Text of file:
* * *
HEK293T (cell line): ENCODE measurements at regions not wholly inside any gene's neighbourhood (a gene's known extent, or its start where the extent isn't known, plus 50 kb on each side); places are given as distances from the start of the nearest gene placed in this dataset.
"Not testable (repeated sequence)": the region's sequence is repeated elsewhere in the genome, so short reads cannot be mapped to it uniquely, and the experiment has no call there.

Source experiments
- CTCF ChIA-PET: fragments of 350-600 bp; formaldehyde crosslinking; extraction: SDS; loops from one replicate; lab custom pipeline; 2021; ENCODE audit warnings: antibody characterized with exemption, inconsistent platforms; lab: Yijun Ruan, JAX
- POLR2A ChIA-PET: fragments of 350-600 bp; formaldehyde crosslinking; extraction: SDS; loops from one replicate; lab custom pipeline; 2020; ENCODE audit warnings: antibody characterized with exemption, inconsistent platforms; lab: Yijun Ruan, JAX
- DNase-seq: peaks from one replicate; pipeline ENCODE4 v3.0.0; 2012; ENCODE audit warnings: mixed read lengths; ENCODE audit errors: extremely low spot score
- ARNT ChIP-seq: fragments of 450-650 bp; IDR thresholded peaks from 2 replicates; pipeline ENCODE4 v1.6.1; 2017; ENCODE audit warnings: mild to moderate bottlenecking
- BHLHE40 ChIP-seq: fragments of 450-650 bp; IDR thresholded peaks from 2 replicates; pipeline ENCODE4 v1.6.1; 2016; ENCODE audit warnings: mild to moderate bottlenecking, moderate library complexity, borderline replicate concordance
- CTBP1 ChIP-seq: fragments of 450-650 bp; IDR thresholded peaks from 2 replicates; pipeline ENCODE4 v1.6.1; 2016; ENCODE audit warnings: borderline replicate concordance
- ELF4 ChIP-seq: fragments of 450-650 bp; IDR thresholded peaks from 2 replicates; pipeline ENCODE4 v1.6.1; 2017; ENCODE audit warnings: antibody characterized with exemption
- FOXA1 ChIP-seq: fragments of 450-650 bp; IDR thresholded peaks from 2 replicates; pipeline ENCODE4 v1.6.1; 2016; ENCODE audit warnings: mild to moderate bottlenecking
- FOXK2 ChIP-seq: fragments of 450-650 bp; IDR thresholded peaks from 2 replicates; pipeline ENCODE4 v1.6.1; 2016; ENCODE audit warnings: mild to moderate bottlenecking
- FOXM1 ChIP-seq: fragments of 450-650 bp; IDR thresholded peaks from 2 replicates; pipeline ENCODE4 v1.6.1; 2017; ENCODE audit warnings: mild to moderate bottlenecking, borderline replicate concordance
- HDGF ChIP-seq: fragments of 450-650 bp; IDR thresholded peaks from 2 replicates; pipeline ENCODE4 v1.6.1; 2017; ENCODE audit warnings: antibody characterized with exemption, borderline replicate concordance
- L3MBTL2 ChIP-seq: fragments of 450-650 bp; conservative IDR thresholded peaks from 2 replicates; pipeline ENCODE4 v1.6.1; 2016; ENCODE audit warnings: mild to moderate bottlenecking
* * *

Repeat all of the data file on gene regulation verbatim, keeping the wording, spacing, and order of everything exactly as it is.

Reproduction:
HEK293T (cell line): ENCODE measurements at regions not wholly inside any gene's neighbourhood (a gene's known extent, or its start where the extent isn't known, plus 50 kb on each side); places are given as distances from the start of the nearest gene placed in this dataset.
"Not testable (repeated sequence)": the region's sequence is repeated elsewhere in the genome, so short reads cannot be mapped to it uniquely, and the experiment has no call there.

Source experiments
- CTCF ChIA-PET: fragments of 350-600 bp; formaldehyde crosslinking; extraction: SDS; loops from one replicate; lab custom pipeline; 2021; ENCODE audit warnings: antibody characterized with exemption, inconsistent platforms; lab: Yijun Ruan, JAX
- POLR2A ChIA-PET: fragments of 350-600 bp; formaldehyde crosslinking; extraction: SDS; loops from one replicate; lab custom pipeline; 2020; ENCODE audit warnings: antibody characterized with exemption, inconsistent platforms; lab: Yijun Ruan, JAX
- DNase-seq: peaks from one replicate; pipeline ENCODE4 v3.0.0; 2012; ENCODE audit warnings: mixed read lengths; ENCODE audit errors: extremely low spot score
- ARNT ChIP-seq: fragments of 450-650 bp; IDR thresholded peaks from 2 replicates; pipeline ENCODE4 v1.6.1; 2017; ENCODE audit warnings: mild to moderate bottlenecking
- BHLHE40 ChIP-seq: fragments of 450-650 bp; IDR thresholded peaks from 2 replicates; pipeline ENCODE4 v1.6.1; 2016; ENCODE audit warnings: mild to moderate bottlenecking, moderate library complexity, borderline replicate concordance
- CTBP1 ChIP-seq: fragments of 450-650 bp; IDR thresholded peaks from 2 replicates; pipeline ENCODE4 v1.6.1; 2016; ENCODE audit warnings: borderline replicate concordance
- ELF4 ChIP-seq: fragments of 450-650 bp; IDR thresholded peaks from 2 replicates; pipeline ENCODE4 v1.6.1; 2017; ENCODE audit warnings: antibody characterized with exemption
- FOXA1 ChIP-seq: fragments of 450-650 bp; IDR thresholded peaks from 2 replicates; pipeline ENCODE4 v1.6.1; 2016; ENCODE audit warnings: mild to moderate bottlenecking
- FOXK2 ChIP-seq: fragments of 450-650 bp; IDR thresholded peaks from 2 replicates; pipeline ENCODE4 v1.6.1; 2016; ENCODE audit warnings: mild to moderate bottlenecking
- FOXM1 ChIP-seq: fragments of 450-650 bp; IDR thresholded peaks from 2 replicates; pipeline ENCODE4 v1.6.1; 2017; ENCODE audit warnings: mild to moderate bottlenecking, borderline replicate concordance
- HDGF ChIP-seq: fragments of 450-650 bp; IDR thresholded peaks from 2 replicates; pipeline ENCODE4 v1.6.1; 2017; ENCODE audit warnings: antibody characterized with exemption, borderline replicate concordance
- L3MBTL2 ChIP-seq: fragments of 450-650 bp; conservative IDR thresholded peaks from 2 replicates; pipeline ENCODE4 v1.6.1; 2016; ENCODE audit warnings: mild to moderate bottlenecking